by JoAnn Skousen
The rising sun has long been a symbol of faith and hope, reaching back to pagan times when it was worshiped as a god. The sun brought light, warmth, nourishment, and most of all, reassurance that life would continue. “I know this as surely as the sun will rise tomorrow” is a familiar declaration of confidence.
Just as Christmas Eve is often celebrated with a midnight mass, Easter morning in most Christian congregations begins with a sunrise service. But not this year, when public gatherings, even for outdoor events, have been banned.
Why do Christians watch the sun rise on Easter?
The practice is a reminder of the faithfulness of the women who had loved Jesus and followed him throughout his ministry. When Jesus died, the Sabbath was only minutes away. His disciples had barely enough time to wrap his body in a clean linen cloth and lay it hastily in the nearby tomb owned by a disciple, Joseph of Arimethea, before the sun went down and the Sabbath began. The women who loved him would have to wait, grieving, through the long lonely hours of the night, before they would be able to wash away the blood and dirt and anoint His body properly with funeral spices and herbs. Those herbs included myrrh, which had been one of the gifts of the magi, symbolizing his death.
The women waited respectfully in the shadows of the garden until the sun broke through the darkness. Then they hurried forward to begin their final act of sacred service.
Similarly, Christians rise in darkness to watch the sun rise each Easter morning. It is an act of devotion and gratitude, and commemorates the loving service of these women disciples.
Our first experience with a sunrise service was less than inspiring, however.
Sunrise services had not been a part of our Easter tradition, but when our youngest daughter was attending preschool at the local Methodist School for Early Education, we decided to give it a try. We woke our children at 5 am, dressed them in their Sunday finest, and drove them to the church. The air was moist as we stood on the shore of the nearby lake, waiting for the service to begin. Our children were fidgety from standing and itchy from the damp grass sticking to their ankles. We had not prepared them for the event but simply dragged them to the shore and expected them to “get” it. A choir sang. A minister spoke. The sun rose. We went home. It was barely 7 am with all of Sunday stretching before us. Our kids were cranky all day. I was disappointed. Why hadn’t I felt uplifted by the experience?
Too often we go to a worship service expecting to be inspired or uplifted when we haven’t prepared. We take a passive approach, expecting to be moved without actually moving. We want to be spiritually fed, but what we really need is to partake of the spirit—to reach out actively and participate in the event. The choir hadn’t failed, and the minister hadn’t failed. The sun hadn’t failed, and certainly Christ hadn’t failed. I had failed. I had been an observer, not a participant. Simply attending a service was not the same as worship.
I learned from that experience the importance of preparation. We experienced many wonderful sunrise services as a family after that, but not in formal services. Instead, during the week between Palm Sunday and Easter, I would read the story in the four Gospels and contemplate the events of the Savior’s final earthly days. I set my alarm for 20 minutes before sunrise on Easter morning and then, donning our robes and slippers, Mark and I would gently wake our children, wrap each of them in a comforter—a symbol of the Savior’s spirit, incidentally—and guide them quietly through the dark house out the back door and down the slope to the lake behind our house. We helped them into our boat and motored quietly to the center of the lake, where we listened to soft sacred music and nibbled on strawberries while we waited for the sun to rise. Birds chirped their wake-up songs, and occasionally a fish would splash out o the water. It was peaceful, cozy, and deeply spiritual.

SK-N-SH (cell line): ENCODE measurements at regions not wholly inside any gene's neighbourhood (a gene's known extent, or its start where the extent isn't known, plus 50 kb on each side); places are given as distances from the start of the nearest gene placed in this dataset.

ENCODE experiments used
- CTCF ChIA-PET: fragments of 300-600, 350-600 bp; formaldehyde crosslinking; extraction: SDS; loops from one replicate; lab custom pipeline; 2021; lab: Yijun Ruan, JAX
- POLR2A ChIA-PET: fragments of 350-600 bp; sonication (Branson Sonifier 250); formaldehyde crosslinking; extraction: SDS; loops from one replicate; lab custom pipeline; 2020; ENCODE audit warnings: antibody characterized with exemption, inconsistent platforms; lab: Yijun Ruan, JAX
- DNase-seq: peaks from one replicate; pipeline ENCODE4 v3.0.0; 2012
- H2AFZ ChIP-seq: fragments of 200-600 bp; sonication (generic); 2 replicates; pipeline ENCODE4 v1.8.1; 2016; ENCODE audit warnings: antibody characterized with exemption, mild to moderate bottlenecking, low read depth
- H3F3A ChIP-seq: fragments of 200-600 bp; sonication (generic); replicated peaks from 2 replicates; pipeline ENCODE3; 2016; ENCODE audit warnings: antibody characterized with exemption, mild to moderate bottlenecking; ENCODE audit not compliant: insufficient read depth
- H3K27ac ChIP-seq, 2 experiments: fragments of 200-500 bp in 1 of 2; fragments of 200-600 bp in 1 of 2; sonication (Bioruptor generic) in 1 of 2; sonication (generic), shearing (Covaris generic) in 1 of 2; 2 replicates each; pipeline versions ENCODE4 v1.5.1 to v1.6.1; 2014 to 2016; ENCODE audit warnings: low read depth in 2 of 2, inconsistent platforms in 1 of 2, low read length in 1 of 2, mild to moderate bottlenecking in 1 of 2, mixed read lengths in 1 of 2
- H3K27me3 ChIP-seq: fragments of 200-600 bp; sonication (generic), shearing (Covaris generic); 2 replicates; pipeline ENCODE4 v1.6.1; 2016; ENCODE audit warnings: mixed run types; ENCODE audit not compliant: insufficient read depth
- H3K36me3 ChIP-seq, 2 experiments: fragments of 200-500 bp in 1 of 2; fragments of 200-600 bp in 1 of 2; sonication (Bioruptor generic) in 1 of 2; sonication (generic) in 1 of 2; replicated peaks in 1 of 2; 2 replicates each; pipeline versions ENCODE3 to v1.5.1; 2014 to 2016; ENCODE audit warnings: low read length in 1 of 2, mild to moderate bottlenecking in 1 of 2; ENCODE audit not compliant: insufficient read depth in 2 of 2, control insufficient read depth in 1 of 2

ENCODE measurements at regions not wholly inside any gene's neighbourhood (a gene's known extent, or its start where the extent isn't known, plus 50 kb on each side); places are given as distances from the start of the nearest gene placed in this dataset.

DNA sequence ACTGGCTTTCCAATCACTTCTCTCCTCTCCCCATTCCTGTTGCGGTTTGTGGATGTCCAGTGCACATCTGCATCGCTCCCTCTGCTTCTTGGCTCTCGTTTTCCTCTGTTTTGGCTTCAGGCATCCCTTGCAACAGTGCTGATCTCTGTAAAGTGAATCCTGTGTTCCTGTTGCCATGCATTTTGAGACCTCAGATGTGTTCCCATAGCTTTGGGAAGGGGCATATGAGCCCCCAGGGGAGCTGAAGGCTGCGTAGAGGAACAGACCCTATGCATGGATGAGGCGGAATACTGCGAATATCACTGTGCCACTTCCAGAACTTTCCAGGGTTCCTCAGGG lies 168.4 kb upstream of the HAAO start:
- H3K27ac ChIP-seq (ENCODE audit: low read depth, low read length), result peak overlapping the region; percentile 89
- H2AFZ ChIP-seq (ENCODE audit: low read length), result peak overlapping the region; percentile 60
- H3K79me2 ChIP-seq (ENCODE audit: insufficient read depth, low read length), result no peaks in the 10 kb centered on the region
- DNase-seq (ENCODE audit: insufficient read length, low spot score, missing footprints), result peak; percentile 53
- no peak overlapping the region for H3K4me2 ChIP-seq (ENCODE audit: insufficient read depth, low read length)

Quietly I would remind the children why we rise so early on Easter to celebrate the sunrise. Jesus’s body had hung from the cross for six agonizing hours. Usually a person was crucified by being tied to the cross with ropes, and the body’s weight would put pressure on the chest, making it increasingly difficult to breathe. For a while they would push up on the board nailed below the feet to take a breath, but as exhaustion set in, they gave up and suffocated. But Jesus’s tormentors had driven nails through his hands and then through his wrists and feet. It must have been excruciating as he hung there for six staggering, agonizing hours.
I would remind them of the respect his followers had for the Sabbath, observing it as a day of rest even though Jesus’s body lay in the tomb without being properly prepared. But they were determined not to let his body wait one minute longer than necessary. As the sun broke through the darkness, they hurried to their work. But his body was not there. He had risen.
I always ended these family sunrise services by reading my favorite chapter in all the scriptures, John 20, which describes Mary Magdalene’s experience at the tomb. I have read it aloud more than a hundred times in my life, yet I can never get through it without a catch in my throat when Jesus calls Mary by name. I urge you to read it today.
On those Easter mornings when our children were young, we would stay in our boat a bit longer, listening to the birds call to each other their wake up songs. Then we would motor to the dock, the children would troop back upstairs for another hour or so of sleep, and Easter bunny would arrive to do his business. Our hearts were full, because the Son arose.